Opening one of them up, it was perfect although at about 30mm, its a bit small where Repulsors are concerned. But I wanted the user to close his hand to a fist. So, its going to be a very small repulsor unit.

 

 

3) Preparing the Repulsor Unit

In actual fact, you do not need to find the same blue lights as it is open to interpretation. I used these because it was the only dome/sphere available at that time. So, you can get your own repulsor design as the theory is the same. Below, I am going to show you how to construct the LEDs, the same way I did with the Arc Reactor.

Unlike the LEDs I used for the Arc Reactor, this time, they are smaller. Its called the 5050 series.

 

As usual, you will need to construct a circle using copper wires. In this case, I have to make sure the diameter of the ring fits snugly into the dome.

 

The closest I could find was a 20sen coin, which I wrapped the wires around its wall then secure it with duct tape. Slowly solder a bit to the ring so that the copper wires won't release by itself. Turn the coin a bit and continue to spot solder until you get a solid ring. Beware that the coin is hot while you're soldering.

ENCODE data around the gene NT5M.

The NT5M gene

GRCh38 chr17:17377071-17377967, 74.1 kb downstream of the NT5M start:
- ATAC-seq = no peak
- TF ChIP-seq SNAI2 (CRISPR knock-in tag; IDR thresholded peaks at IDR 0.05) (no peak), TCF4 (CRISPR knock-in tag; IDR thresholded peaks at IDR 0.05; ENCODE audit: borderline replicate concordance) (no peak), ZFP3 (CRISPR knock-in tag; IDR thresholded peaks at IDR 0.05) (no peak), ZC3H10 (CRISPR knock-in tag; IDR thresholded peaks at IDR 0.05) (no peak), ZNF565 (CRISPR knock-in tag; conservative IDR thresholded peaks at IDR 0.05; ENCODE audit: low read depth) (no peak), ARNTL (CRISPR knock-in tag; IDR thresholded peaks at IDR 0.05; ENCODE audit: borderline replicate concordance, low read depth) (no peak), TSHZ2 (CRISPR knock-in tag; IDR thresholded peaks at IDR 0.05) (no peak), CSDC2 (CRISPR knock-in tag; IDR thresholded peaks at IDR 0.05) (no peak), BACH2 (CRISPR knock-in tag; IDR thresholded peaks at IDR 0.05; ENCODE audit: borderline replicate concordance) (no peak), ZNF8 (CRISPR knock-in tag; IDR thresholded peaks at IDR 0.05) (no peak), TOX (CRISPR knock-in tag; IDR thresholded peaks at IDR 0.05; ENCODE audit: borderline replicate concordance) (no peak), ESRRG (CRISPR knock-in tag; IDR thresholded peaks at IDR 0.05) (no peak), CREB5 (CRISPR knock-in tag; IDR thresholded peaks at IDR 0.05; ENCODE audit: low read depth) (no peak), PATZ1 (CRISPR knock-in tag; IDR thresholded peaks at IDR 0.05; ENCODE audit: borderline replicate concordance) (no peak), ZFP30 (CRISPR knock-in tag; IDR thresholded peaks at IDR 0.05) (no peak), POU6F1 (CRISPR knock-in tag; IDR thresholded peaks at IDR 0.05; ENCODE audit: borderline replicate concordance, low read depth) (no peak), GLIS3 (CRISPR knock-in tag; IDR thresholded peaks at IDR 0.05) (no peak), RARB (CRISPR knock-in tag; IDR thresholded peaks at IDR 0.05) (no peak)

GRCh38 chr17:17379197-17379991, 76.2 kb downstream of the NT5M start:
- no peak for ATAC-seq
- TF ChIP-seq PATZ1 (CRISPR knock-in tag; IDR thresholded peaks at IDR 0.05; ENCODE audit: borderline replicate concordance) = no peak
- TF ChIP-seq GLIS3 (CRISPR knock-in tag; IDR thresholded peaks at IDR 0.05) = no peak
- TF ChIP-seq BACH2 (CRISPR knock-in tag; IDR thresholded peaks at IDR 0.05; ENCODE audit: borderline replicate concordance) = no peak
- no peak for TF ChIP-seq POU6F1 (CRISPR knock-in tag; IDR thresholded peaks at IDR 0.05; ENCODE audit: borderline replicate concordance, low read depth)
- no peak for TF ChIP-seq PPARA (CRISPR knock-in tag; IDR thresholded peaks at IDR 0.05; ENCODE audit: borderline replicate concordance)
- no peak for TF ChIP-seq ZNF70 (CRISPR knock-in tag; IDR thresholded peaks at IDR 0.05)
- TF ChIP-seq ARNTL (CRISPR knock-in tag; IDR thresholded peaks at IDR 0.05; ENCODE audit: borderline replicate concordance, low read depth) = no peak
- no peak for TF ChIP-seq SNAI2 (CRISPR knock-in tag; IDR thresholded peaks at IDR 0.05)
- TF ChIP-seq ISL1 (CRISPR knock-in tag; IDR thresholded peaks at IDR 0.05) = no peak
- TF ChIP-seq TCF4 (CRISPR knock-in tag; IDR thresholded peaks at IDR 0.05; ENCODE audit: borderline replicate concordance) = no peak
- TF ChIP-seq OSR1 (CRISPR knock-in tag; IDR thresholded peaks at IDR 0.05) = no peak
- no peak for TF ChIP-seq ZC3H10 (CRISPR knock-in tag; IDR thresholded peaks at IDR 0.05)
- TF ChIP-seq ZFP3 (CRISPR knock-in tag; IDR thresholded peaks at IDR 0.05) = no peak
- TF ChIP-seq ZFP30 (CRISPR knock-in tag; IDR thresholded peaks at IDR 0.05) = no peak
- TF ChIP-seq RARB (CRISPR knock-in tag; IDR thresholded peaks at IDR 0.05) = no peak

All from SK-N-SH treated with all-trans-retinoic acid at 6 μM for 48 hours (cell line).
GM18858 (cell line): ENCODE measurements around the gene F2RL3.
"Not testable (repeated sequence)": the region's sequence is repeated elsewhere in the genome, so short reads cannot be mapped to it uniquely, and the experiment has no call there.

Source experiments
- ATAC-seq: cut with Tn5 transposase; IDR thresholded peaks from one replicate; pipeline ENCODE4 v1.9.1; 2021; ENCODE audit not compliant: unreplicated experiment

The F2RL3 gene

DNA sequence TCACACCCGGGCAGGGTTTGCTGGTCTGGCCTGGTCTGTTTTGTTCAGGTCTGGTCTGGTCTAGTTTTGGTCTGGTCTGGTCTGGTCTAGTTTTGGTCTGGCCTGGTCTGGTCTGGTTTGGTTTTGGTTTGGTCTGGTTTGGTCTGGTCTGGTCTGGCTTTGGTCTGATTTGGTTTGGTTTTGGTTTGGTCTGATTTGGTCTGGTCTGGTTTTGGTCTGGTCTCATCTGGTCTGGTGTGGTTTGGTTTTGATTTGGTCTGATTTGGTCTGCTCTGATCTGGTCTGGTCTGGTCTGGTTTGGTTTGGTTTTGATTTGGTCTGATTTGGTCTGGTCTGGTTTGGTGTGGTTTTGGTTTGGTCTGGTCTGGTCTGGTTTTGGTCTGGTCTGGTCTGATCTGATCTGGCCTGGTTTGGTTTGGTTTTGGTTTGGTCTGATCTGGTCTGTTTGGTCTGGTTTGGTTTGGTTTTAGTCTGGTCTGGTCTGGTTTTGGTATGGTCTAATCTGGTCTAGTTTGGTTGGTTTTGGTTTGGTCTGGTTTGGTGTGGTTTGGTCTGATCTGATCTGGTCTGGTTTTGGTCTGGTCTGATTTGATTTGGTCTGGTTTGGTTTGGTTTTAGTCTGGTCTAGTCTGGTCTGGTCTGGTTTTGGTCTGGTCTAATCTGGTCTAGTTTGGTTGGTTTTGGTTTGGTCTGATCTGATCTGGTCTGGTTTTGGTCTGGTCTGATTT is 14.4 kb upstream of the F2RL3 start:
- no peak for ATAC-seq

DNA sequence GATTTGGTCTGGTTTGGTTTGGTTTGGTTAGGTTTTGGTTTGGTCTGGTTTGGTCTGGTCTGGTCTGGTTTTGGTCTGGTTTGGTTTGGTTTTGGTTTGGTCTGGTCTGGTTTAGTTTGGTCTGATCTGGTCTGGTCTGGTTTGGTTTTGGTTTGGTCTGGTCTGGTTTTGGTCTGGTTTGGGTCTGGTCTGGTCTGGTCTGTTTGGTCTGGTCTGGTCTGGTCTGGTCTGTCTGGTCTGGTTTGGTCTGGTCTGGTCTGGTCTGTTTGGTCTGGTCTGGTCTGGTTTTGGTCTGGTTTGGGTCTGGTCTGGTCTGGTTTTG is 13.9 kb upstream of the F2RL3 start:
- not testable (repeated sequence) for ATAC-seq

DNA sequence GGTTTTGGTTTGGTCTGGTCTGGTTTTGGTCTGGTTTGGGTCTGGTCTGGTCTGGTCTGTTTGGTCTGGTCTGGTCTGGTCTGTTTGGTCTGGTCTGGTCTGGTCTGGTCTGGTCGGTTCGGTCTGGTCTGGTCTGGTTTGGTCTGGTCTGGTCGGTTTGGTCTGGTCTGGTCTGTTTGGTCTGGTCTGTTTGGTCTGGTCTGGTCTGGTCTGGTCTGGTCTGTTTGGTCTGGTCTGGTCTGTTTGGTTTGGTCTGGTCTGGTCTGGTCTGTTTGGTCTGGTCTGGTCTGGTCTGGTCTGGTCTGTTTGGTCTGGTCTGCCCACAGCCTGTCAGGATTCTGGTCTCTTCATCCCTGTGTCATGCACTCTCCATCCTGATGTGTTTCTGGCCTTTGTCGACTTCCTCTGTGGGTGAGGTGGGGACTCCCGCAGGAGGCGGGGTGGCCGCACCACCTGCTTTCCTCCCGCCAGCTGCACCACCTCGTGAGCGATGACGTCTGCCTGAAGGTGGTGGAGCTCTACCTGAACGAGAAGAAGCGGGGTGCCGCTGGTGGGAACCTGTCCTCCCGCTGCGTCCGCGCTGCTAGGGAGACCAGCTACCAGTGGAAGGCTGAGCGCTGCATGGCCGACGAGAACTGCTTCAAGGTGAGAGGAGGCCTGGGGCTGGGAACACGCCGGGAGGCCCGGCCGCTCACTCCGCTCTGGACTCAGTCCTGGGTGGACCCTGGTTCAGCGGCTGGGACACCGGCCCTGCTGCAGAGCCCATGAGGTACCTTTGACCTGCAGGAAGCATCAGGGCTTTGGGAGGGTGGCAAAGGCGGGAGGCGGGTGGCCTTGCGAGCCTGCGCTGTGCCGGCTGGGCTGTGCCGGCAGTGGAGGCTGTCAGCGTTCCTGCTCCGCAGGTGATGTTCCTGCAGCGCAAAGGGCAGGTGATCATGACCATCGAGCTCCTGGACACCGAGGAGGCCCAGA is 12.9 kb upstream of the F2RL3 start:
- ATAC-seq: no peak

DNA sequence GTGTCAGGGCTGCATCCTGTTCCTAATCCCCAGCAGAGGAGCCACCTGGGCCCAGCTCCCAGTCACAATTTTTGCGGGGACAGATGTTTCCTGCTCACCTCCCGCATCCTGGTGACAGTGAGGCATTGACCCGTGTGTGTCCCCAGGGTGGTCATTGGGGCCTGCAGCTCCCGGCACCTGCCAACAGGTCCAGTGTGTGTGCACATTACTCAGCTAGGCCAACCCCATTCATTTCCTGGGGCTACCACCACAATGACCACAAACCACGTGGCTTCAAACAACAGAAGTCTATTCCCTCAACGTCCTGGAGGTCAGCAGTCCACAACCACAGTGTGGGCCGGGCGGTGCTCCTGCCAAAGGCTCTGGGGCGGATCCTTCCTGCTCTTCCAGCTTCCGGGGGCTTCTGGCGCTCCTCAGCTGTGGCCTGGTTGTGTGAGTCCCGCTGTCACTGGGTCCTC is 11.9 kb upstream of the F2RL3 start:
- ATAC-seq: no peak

Now, prepare a soldering rig as shown. Secure the coin with a piece of duct tape and then, secure the whole thing with more duct tape. The tape is to make sure the coin does not move when you solder and also, to make sure the SMD LEDs are in place when you tin their legs. To tin the legs, stick the LEDs upside down to the duct tape and then melt the solder onto the legs. Do not melt too long as this will burn the LEDs.

 

For every spot that you need to solder the LED, tin it first. Here, I am using six White SMD LEDs. The coin is also useful as a 'seat' and heatsink for the LEDs while you solder them. Remember the orientation of the LEDs, Here, I am positioning the LEDs is such a way that the first outside ring is negative. If you look closely at the LED, the cut in one of the corner signifies negative terminal.

 

Once you have done this, examine the ring to make sure the solder between the copper ring and LEDs are solid. Slowly remove the ring from the coin. As the coin is made of alloy, it would not react with the hot solder and you can remove it easily with just a little bit of push/force. Do not try to pull the ring as it will warp the whole construct. And that would be very bad.